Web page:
Rich, spicy, nutty and a hint of banana?
"There's definitely an underlying banana in there. You can taste the spice. You can tell there's something else in there."
Gail Benson's hunch about banana was wrong, but chocolate made by hand using Colonial-era ingredients and tools does have a different taste and texture than today's candy bars.
Visitors got a chance to taste for themselves at a sampling event hosted by Historic Annapolis on Friday at the William Paca House. The event will be held again on Sunday.
The organization partnered with American Heritage Chocolate, a nonprofit division of Mars Inc., for the tasting and lecture. American Heritage focuses on educating chocolate connoisseurs about the history of their favorite sweet treat.
The event was a fundraiser for Historic Annapolis.
About 50 attendees sampled chocolate martinis and desserts made using only ingredients found in Colonial America.
Vanilla, cinnamon, nutmeg, red pepper and ground cocoa beans all made the cut. Milk, however, did not.
"The chocolate has spice to it ... it's a different idea of what chocolate should be," said Karen Coch, who owns Miss Nancy's Fancy Bakery in Annapolis. Coch created the desserts for the tasting and said she had to adjust her recipes.
"Working with it was a little challenging because it doesn't work like the chocolate we have now."
For the event, she prepared truffles, brownies, macaroons, cake pops and a ganache dip with strawberries.
"My favorite was the cake pop, (my husband's) was the truffle," Annapolis resident Julia Fine said.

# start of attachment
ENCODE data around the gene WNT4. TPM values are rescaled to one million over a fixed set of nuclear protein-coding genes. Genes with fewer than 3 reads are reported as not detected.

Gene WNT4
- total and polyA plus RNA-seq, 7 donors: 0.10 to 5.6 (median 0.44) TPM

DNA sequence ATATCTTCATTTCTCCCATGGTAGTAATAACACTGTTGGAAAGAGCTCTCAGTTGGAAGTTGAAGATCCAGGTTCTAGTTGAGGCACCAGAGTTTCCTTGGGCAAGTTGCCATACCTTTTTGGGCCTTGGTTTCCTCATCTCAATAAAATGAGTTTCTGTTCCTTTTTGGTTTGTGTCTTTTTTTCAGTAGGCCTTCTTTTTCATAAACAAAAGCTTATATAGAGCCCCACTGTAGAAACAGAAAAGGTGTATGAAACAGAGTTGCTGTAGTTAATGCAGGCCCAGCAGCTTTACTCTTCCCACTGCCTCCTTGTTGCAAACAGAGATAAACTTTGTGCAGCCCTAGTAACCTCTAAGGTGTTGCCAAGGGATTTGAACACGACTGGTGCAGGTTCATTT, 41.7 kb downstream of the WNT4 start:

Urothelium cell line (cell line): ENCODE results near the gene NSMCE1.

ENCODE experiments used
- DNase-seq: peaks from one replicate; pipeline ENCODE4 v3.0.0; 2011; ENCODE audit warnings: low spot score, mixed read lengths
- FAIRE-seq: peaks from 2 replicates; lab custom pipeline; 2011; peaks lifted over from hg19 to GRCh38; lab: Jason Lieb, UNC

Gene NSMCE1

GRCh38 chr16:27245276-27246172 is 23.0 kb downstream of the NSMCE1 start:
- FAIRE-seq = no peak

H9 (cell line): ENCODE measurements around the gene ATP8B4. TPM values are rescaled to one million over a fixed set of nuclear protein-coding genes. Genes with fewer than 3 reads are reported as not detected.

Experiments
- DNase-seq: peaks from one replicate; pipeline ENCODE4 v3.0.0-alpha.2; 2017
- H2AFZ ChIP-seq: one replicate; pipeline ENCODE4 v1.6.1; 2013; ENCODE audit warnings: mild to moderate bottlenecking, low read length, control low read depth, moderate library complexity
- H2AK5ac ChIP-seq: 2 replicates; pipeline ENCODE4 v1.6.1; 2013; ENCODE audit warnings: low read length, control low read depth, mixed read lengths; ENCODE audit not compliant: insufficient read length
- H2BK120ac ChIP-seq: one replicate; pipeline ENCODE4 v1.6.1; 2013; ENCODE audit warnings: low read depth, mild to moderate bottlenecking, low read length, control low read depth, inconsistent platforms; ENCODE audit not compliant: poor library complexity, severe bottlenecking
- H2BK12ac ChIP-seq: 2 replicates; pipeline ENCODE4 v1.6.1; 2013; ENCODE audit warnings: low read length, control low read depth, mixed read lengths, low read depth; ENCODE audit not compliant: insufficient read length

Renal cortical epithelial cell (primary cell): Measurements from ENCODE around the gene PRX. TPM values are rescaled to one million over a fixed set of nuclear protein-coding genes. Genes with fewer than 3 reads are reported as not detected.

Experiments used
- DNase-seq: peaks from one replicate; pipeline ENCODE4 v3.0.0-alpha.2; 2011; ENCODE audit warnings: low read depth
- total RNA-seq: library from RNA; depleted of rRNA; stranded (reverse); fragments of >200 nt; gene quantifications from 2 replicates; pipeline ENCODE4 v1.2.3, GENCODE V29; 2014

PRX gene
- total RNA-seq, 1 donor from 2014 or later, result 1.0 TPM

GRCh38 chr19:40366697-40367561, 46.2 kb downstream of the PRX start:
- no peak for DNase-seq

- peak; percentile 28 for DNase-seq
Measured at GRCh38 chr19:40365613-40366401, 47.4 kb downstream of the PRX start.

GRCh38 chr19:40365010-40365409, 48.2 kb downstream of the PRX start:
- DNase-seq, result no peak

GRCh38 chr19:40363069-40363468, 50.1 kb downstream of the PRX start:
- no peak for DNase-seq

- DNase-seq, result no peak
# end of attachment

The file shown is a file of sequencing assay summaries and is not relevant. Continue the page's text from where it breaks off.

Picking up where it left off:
She also enjoyed drinking the classic hot chocolate.
"I love it. You know when you have something that has a little whiskey in it and it warms the back of your throat? That's what this is like," Fine said.
Chocolate is so ingrained in our culture that it has been to the top and bottom of the world, and even to outer space, American Heritage presenter Tim Lyons said.
Civilizations in the Amazon Basin used chocolate as food and drink as early as 1500 B.C., he said.
In Colonial times, people served chocolate beverages the same way they would serve coffee and tea.
Chocolate makers roasted and ground the beans by hand, combining them with spices and other flavorings. The grinding produced a liquid that was chilled in a mold for days until it hardened into a block.
Then, pieces of the block were dissolved in hot water to create a thick, rich hot chocolate.
Chocolate evolved from a drink into candy in the late 1800s, with the inventions of cocoa butter and condensed milk.
About a year ago, American Heritage approached Historic Annapolis about selling its products in the HA store at 99 Main St., said Carrie Kiewitt, American Heritage's vice president of advancement.
At around the same time, the Colonial chocolatier came up with the idea of the tasting event.
Some guests were skeptical at first.
"At least there's wine if the food is no good," one woman said.
But the samples seemed to leave a sweet taste in their mouths.
"I was surprised at how thick it was. I can still taste it on my tongue," said Chelsea Mueller, who studies history at the University of Maryland, Baltimore County.
"But it's really good. I kind of want to go home, grab some cocoa out of the shelf, throw in some spices and see what I get."